Walking on a college team is really tough unless you are playing pretty good. I would have to agree with all of the other comments saying that if you are a 20 handicap, there is probably no chance of walking on to the team, especially D1. As some of the other folks had mentioned, there are more recreational club teams at colleges these days.

 

Being a varsity player for 2 years of school and not playing on the varsity for 2 year, I can say college is a lot more fun if you are not playing a collegiate sport. The time and effort of a varsity team is huge. Stick to the club team and get out there to play more and have more fun.

I wish there was a club or intramural team but there isn't any I know of. If the 'fun' you speak of is partying, well I've been there and done that. At this point I'd much rather wake up early on Saturday morning to hit the links than nurse a hangover. 

 

 

 

Thanks again for the comments everyone

post #56 of 66
Quote:
Originally Posted by golflax65 View Post


 
I wish there was a club or intramural team but there isn't any I know of. If the 'fun' you speak of is partying, well I've been there and done that. At this point I'd much rather wake up early on Saturday morning to hit the links than nurse a hangover

Don't forget that there are still many amateur competitions outside of school, too. If you include a driving area within 2-3 hours, I'm sure you could fill up a season with tournament play.

That's just another one of the great things about golf. Even after 50, I can still compete in tournaments if I wanted to. Shoot, if I put my mind to it, I could still compete In a national event like the mid-am. Very few sports give older competitors the chance to continue participating in serious events the way golf does.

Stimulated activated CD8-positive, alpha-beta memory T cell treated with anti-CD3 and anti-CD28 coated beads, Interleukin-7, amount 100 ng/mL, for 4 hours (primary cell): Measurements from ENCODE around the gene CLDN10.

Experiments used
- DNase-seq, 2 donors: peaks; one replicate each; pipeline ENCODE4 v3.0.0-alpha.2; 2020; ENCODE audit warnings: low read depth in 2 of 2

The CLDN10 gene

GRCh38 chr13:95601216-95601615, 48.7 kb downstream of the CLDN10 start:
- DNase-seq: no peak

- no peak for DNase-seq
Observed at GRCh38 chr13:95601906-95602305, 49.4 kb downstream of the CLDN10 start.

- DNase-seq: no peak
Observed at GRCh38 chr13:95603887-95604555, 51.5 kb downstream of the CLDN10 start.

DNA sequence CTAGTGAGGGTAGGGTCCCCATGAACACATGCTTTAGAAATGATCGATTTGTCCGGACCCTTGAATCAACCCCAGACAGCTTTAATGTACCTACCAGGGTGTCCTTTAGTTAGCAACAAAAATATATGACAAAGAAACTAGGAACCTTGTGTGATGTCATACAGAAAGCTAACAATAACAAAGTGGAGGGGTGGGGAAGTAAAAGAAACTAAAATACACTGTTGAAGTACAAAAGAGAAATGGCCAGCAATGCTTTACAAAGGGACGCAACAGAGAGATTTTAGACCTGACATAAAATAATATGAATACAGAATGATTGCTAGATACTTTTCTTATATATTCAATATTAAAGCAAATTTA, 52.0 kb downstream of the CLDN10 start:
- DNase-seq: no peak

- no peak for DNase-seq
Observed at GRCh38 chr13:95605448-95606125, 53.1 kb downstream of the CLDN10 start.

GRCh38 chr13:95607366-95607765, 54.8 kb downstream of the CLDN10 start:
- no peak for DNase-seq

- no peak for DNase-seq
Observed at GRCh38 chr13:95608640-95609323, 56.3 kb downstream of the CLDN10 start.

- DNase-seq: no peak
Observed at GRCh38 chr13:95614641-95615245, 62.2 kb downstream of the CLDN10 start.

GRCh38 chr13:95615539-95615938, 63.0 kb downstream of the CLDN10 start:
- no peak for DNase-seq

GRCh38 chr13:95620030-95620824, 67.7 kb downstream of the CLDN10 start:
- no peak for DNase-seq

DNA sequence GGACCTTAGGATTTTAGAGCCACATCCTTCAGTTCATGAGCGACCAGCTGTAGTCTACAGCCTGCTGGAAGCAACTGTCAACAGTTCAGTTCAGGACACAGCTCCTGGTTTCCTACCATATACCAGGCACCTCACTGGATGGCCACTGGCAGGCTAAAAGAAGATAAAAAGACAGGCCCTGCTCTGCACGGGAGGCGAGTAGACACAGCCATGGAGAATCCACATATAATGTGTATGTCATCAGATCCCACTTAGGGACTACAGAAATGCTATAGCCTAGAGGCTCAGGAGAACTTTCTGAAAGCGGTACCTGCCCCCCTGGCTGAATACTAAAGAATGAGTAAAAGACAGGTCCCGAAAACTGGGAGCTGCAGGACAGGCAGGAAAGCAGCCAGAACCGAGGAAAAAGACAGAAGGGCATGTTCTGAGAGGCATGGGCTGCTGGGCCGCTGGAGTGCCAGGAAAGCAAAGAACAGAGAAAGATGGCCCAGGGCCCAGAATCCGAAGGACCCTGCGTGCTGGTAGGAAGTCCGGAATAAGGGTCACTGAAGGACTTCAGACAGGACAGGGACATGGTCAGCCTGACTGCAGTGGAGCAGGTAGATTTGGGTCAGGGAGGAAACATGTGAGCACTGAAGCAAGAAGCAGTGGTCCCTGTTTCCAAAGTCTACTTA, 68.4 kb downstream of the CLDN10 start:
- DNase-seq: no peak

Best of luck.
post #57 of 66
Quote:
Originally Posted by LovinItAll View Post

Don't forget that there are still many amateur competitions outside of school, too. If you include a driving area within 2-3 hours, I'm sure you could fill up a season with tournament play.
That's just another one of the great things about golf. Even after 50, I can still compete in tournaments if I wanted to. Shoot, if I put my mind to it, I could still compete In a national event like the mid-am. Very few sports give older competitors the chance to continue participating in serious events the way golf does.
Best of luck.

Yep!

Senior am is only 2 years away for me. I absolutely intend to get my butt kicked trying to qualify for that!

Fun stuff.
post #58 of 66
Quote:

Originally Posted by Unforgiven93 View Post

 

In all honesty I'm probably just completely wrong about how many shots the courses they play would add to my average.  I have to at least be close though.  I can't see averaging over 80 on the hardest courses I've ever played, and their worst player averages ~77.

 

I'm guessing that's their scoring average since joining the team.  I was in a similar position as you at 18, in that I was a top player on a local junior circuit that had between 100 and 150 players.  There were probably only 10-20 players in each age bracket that could average in the 70s, and only a few capable of shooting par.  And we were playing local tracks:  munis, small CCs, etc.